What’s more, I don’t think too many people would argue that a 2-2 scoreline flattered us. Our victories came courtesy of a Ben Stokes miracle in a game the Aussies dominated, and then a victory in a dead rubber. Personally I think a 1-3 result would’ve been a fairer reflection of the balance of power. And a 1-3 scoreline would’ve been considered an unmitigated disaster.

I’m also slightly concerned that yesterday’s consolation victory will paper over the cracks somewhat. English first class cricket is in crisis. We’ve got our worst test batting line-up for decades (a team that routinely gets bowled out in less than a session), and the cupboard of emerging red ball talents has never been so bare. The ECB seem to care less and less about first class cricket, and The Hundred is just going to make things worse.

I’ve heard people argue that our batting was no worse than Australia’s – and that Steve FFS Smith was the only difference between the sides – but why should this be any consolation? Why should we turn a blind eye to big problems just because the Aussies are having issues too? It’s like arguing that the NHS doesn’t require extra investment because the French system has flaws too.

The worry after yesterday, of course, is that the ECB and the selectors will spin a 2-2 result as evidence that everything the garden is rosy. And many people – like the aforementioned fan on Twitter – will swallow it. This means the marginalisation of the county championship is more likely to continue.

This is a time where cricket’s community of supporters needs keep the pressure up – to tell the ECB in no uncertain terms that we’re unhappy with the way they’re administering our sport. Unfortunately, the more people who are happy with performances and results, the less likely this message is to resonate. And the more people who are happy with this 2-2 draw (even thought we effectively lost the Ashes) the more likely we are to get absolutely obliterated when we tour Australia in the 2021 Ashes.

Ed Smith might even kid himself that yesterday’s win in a dead rubber somehow justifies his madcap approach to selection – even though the vast majority of his headline picks disappointed big time in this series: Roy averaged 14 and Buttler 25. This is clear evidence that putting faith in white ball players simply isn’t working. The two newish picks with red ball pedigree (Burns and Denly) comfortably outperformed their flashier and much-hyped colleagues.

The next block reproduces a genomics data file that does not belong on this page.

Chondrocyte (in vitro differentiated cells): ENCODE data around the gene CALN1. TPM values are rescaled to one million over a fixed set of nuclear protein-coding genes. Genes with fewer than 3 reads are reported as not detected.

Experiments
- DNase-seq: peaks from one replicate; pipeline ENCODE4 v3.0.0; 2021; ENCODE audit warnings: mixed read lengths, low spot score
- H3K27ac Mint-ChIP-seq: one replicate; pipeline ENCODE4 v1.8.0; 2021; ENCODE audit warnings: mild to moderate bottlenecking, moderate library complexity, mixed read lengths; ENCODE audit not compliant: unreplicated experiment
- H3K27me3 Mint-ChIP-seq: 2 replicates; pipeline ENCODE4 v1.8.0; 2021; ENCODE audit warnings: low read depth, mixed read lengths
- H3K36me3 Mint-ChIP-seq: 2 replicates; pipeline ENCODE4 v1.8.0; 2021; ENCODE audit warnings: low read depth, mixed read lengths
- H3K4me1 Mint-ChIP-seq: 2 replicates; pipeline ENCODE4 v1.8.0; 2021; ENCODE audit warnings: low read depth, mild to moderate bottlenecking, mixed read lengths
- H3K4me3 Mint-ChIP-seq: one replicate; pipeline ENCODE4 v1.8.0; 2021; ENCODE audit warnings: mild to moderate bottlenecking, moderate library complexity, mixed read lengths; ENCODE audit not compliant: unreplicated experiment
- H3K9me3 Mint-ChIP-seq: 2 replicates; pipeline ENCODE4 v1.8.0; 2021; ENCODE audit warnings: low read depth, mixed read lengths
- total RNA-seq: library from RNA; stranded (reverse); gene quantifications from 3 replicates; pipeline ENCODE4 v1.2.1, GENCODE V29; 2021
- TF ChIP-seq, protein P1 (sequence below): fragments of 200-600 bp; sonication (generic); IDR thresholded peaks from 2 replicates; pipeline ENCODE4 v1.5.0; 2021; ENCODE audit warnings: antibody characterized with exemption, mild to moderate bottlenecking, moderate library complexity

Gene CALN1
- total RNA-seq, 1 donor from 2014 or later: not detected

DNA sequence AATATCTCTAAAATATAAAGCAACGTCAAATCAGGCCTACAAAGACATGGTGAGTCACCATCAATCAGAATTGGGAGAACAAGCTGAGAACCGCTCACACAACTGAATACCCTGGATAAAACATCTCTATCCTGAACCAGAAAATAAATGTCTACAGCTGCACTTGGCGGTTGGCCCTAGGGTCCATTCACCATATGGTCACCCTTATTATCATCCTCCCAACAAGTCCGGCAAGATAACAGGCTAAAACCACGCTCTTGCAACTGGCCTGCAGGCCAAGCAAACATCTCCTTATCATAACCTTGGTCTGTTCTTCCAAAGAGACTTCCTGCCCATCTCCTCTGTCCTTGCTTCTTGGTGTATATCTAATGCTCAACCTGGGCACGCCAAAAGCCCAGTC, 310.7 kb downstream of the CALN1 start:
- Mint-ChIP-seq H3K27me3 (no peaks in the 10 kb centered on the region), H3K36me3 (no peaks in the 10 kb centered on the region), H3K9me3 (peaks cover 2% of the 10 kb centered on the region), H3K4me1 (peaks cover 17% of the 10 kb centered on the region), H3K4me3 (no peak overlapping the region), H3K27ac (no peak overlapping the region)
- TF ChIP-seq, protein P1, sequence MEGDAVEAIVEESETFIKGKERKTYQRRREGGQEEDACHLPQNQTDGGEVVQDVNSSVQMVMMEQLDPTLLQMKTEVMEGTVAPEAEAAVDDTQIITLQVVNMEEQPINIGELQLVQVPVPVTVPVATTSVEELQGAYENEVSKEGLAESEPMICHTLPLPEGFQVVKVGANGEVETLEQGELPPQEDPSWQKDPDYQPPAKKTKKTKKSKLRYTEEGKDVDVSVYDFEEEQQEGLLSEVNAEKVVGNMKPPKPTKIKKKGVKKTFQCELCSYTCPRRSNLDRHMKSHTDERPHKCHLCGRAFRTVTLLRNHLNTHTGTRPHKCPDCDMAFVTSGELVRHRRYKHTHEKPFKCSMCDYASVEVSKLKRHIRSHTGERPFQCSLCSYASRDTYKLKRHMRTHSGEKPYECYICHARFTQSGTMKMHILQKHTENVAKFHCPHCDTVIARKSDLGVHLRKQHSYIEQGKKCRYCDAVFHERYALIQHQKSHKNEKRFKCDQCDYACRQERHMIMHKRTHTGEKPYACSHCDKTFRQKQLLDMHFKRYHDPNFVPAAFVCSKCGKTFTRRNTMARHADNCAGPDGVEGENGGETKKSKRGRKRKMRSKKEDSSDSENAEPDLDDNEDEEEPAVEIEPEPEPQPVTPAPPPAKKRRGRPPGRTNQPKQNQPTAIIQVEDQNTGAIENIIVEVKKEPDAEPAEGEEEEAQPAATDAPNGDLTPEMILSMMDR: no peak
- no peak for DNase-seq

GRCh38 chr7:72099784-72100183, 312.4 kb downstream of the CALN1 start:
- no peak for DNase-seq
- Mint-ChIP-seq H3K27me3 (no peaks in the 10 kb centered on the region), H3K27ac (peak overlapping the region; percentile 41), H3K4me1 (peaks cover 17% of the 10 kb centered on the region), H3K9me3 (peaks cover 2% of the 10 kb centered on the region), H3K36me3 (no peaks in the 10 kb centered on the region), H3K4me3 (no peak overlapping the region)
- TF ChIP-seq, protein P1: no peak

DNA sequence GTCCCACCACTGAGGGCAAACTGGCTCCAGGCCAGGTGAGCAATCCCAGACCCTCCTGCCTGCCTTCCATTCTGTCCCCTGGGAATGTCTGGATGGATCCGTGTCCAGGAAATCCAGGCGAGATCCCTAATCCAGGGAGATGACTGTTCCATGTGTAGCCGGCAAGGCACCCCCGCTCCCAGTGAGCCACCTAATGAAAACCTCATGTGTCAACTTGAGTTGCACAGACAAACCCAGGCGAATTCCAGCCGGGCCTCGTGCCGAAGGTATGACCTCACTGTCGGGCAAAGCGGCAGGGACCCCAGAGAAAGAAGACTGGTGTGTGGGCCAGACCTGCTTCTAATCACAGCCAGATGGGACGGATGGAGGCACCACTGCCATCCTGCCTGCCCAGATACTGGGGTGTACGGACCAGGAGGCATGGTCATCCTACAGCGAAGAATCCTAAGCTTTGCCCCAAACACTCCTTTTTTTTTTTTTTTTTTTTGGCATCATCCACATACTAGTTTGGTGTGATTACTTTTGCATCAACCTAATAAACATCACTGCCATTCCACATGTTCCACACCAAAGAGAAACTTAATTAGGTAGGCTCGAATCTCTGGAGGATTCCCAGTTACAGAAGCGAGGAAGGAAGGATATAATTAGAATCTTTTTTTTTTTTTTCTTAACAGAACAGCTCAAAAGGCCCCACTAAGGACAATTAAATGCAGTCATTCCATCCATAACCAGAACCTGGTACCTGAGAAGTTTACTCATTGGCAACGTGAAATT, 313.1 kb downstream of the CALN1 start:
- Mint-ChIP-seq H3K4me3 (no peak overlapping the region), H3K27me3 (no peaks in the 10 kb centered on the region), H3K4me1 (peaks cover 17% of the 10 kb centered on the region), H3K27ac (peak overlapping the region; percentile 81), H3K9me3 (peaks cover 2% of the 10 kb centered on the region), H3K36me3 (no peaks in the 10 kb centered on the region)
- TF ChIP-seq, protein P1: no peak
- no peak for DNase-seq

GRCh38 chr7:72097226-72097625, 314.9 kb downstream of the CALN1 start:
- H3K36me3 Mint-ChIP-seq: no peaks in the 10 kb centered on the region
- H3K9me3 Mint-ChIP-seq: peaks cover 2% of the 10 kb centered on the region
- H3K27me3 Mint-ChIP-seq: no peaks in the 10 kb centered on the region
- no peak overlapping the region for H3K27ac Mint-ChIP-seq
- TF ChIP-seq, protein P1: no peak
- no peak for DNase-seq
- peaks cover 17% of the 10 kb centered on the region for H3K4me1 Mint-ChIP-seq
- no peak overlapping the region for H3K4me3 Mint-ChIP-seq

But perhaps it’s unfair to look at this series as an overwhelming negative. Although the disconnect (some might say conflict) between the board and the supporters is a major concern moving forward, and Ed Smith needs to adapt his contrarian philosophy, some genuine positives did emerge.

The aforementioned Rory Burns showed a ton of courage and at least one place at the top of the order now seems secure. What’s more, Jofra Archer is clearly going to be an absolute superstar. Suddenly a future without Jimmy Anderson doesn’t look so bleak.

The performances of Stuart Broad, who took 23 wickets in the series, were also encouraging. He bowled with pace and rhythm consistently for the first time in a long time. He looked fresh, fit, and remarkably sprightly for a 33 year old. Keep this up and he’s certainly got a couple of years left at the top.

We’ll discuss all the individual players in more detail in the coming days. Inevitably we’ll have to discuss Root’s position too – both his batting position and his position as captain. Joe’s return of 325 runs at 33 was perhaps the most disappointing aspect of the series, and his captaincy was iffy to say the least. Would it serve the team better for him to focus on his batting and return to the ranks?

Before I sign off, I’d like to quickly acknowledge the departures of David Gower and Ian Botham from the Sky commentary team. I’ll really miss them. Although Beefy wasn’t everyone’s cup of tea I really liked him – mainly because he spoke his mind and he was really nice to me when I met him at Lord’s a while back.

Replacing Gower with Ian Ward also seems incredibly odd. Although old Lubo often seemed so relaxed that he was almost horizontal (to coin one of his favourite phrases), and his penchant for understatement occasionally grated, he also had the capacity to be incredibly insightful.

People sometimes forget that Gower is an incredibly intelligent man who knows a hell of a lot about cricket. He was also the second smoothest man in the history of sporting television after Des Lynam.

Ian Ward is alright – although I sometimes think he’s a bit blokey and comes across as Richard Hammond light – but he’ll never have the gravitas of Lord Lubo. In my opinion Sky have made a mistake.

James Morgan